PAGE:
fantasy book reviews science fiction book reviewsfantasy book reviews Joe Abercrombie Best Served ColdBest Served Cold by Joe Abercrombie

Joe Abercrombie is the new master of dark, gritty, realistic fantasy, and Best Served Cold might well be the masterpiece that represents that subgenre. Monza Murcatto is a renowned and very successful mercenary … or was until she was stabbed, beaten, and thrown from a mountainside by her employer. Monza wants revenge, so she contracts a party of unsavory characters to aid her. Monza’s story goes from dark to black to “a wet match in the bottom of a dark cave” — everyone suffers, lots of people die, and the trail of blood and tragedy that Monza leaves in her wake is unprecedented.

Abercrombie takes what appears to be a simple tale of revenge and twists it into a sanguine journey of self-discovery on the part of each character. The heart of Best Served Cold is how Abercrombie strips our “heroes” down to their core and reveals who they truly are. No other author I’ve found works so hard to create likeable characters out of such nasty individuals. Best Served Cold is exceedingly well-written, so I have to give it 5 stars. It really is a great work.

Reading Joe Abercrombie is always bittersweet for me — I know I’m going to get an amazing story with unique characters told in Abercrombie’s special way. But the wonderful writing comes with a price: you change a little. His books have altered my perception of fantasy literature. Before, I was blissfully unaware of how truly brutal and tragic fantasy can be. Sure, George R.R. Martin loves to kill off his main characters, but I never had any doubt that I was observing his story from the outside. In contrast, Abercrombie brings you in: I feel the character’s spirit break in the hands of the torturer. I know that the person on page 112 has become someone else by page 113, and it makes me sad. There is no redemption — no “making it up” later — they’re irrevocably changed. It’s a very real and unsettling thing for a reader to experience, and it’s a feeling that’s not commonly found in the fantasy genre. I have a love-hate relationship with Joe Abercrombie’s books. I will most certainly continue to read them — they are just too incredible not to. But I need something exceedingly optimistic to read afterwards.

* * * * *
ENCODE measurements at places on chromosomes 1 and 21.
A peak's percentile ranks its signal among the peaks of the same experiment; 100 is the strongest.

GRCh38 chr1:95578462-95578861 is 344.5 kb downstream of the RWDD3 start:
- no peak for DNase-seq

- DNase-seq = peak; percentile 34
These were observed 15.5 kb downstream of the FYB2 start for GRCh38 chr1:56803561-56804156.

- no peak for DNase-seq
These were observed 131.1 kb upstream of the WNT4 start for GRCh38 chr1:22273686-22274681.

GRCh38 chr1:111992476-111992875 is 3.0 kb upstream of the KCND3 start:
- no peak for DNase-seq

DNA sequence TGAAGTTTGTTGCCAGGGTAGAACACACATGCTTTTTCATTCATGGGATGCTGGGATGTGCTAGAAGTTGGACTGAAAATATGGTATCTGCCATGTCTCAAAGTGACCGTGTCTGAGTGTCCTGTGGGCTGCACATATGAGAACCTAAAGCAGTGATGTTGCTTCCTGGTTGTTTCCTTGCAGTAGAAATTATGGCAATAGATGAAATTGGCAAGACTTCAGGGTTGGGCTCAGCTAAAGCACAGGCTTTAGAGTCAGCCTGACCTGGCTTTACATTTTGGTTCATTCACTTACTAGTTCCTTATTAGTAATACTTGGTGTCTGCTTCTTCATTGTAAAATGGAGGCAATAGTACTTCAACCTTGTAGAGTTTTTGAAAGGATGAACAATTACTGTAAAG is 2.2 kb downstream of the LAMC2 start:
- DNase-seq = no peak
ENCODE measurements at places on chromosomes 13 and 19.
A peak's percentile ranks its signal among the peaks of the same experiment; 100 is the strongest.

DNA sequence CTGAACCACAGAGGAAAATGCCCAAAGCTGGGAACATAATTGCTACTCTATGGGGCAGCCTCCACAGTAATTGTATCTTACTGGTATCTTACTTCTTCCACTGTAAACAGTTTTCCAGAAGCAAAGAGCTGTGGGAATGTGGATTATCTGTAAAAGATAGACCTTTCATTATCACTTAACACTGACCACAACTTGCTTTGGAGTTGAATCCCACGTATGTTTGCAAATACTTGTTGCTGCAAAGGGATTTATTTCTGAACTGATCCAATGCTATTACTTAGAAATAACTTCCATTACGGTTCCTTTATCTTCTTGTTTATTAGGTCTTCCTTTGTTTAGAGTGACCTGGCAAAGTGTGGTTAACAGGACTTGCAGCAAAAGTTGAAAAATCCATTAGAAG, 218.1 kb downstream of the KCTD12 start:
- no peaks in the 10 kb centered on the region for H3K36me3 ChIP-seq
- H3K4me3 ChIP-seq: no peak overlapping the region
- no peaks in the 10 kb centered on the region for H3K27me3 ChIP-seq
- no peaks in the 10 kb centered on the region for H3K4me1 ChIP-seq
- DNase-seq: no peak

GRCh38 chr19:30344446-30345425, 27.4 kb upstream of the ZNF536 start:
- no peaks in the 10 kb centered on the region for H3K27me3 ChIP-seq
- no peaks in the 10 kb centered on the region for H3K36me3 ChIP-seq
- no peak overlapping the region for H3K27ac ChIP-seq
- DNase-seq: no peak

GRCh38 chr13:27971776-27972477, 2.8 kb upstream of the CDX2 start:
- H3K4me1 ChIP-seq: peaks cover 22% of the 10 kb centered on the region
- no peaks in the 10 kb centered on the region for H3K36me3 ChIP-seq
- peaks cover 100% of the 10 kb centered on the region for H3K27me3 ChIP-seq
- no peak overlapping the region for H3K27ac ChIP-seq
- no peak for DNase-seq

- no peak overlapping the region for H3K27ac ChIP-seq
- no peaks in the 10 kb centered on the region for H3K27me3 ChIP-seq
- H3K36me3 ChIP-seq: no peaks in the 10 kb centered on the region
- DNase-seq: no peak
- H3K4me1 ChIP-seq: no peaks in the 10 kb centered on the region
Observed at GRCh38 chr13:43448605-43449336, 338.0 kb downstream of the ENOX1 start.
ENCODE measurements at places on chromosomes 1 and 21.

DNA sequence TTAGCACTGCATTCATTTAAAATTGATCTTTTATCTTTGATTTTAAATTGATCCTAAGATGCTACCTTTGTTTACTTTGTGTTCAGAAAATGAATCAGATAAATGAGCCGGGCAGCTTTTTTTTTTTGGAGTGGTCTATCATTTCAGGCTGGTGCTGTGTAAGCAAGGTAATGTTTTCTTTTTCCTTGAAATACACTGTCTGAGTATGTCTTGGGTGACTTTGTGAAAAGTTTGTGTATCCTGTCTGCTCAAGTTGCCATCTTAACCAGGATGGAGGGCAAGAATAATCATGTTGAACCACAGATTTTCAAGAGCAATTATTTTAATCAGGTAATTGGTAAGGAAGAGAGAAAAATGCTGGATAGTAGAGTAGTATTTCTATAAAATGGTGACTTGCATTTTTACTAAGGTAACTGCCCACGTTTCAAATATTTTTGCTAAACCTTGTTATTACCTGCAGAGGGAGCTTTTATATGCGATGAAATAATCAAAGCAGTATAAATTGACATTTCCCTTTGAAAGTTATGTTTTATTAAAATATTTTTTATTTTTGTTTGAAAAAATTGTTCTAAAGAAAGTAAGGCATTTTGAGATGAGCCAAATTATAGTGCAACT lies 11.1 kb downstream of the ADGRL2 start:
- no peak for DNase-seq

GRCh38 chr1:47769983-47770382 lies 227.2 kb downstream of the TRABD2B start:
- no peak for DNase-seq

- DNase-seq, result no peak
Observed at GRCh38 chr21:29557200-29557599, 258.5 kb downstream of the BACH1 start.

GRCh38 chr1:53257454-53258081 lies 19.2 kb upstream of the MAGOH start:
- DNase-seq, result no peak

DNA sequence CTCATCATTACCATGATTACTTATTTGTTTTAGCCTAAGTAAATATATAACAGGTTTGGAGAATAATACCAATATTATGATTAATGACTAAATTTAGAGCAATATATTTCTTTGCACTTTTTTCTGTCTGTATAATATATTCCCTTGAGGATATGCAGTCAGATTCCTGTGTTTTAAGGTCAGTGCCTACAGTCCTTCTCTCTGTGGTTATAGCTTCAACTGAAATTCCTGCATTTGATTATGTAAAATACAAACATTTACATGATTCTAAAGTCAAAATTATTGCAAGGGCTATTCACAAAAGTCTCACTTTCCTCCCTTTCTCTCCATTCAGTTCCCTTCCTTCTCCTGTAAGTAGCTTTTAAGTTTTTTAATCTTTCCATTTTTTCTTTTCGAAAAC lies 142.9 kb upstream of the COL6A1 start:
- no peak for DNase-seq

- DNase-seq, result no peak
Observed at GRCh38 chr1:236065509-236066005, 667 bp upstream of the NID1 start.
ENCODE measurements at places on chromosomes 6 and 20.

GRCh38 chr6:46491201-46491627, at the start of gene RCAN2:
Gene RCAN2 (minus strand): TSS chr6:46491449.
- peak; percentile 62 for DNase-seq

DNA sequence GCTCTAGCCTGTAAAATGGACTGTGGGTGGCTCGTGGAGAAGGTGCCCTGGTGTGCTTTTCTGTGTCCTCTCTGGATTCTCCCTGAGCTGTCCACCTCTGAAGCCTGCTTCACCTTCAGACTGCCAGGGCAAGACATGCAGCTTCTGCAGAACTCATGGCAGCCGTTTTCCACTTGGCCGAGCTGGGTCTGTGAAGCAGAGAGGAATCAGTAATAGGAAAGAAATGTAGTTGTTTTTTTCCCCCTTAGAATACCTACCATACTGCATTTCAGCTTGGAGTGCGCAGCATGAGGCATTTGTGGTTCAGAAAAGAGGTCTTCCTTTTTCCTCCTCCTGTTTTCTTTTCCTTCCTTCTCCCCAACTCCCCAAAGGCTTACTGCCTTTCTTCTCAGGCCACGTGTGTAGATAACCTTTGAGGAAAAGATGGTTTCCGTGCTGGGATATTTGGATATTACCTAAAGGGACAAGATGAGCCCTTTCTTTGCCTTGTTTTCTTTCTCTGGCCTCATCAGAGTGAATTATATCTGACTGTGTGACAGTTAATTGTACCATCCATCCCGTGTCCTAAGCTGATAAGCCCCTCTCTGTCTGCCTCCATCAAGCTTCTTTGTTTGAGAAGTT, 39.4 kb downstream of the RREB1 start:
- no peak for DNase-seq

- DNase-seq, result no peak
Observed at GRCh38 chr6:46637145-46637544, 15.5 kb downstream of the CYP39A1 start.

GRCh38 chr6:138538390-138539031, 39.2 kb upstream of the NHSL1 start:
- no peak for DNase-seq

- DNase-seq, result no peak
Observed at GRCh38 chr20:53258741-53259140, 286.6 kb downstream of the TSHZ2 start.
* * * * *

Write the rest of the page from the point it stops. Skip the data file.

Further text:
Best Served Cold is technically a stand-alone novel, but I would highly recommend reading The First Law trilogy first because I get the feeling of an overall “Big Picture” taking place in this world. Read Best Served Cold if you are ready to challenge your thoughts about fantasy literature. Do not read Best Served Cold if you like your fantasy to be a pleasant escape from the harsh realities of life. ~Justin Blazier

fantasy book reviews science fiction book reviewsfantasy book reviews Joe Abercrombie Best Served ColdWhen the infamous mercenary captain, Monza Murcatto, seems to be getting too powerful, her employer, Duke Orso, attempts to have her and Benna, Monza’s next-in-command, killed. Short work is made of Benna, but, by a cruel twist of fate, Monza survives, just barely. And her quest for vengeance sets a spark to the powder-keg that is the country of Styria during the Years of Blood.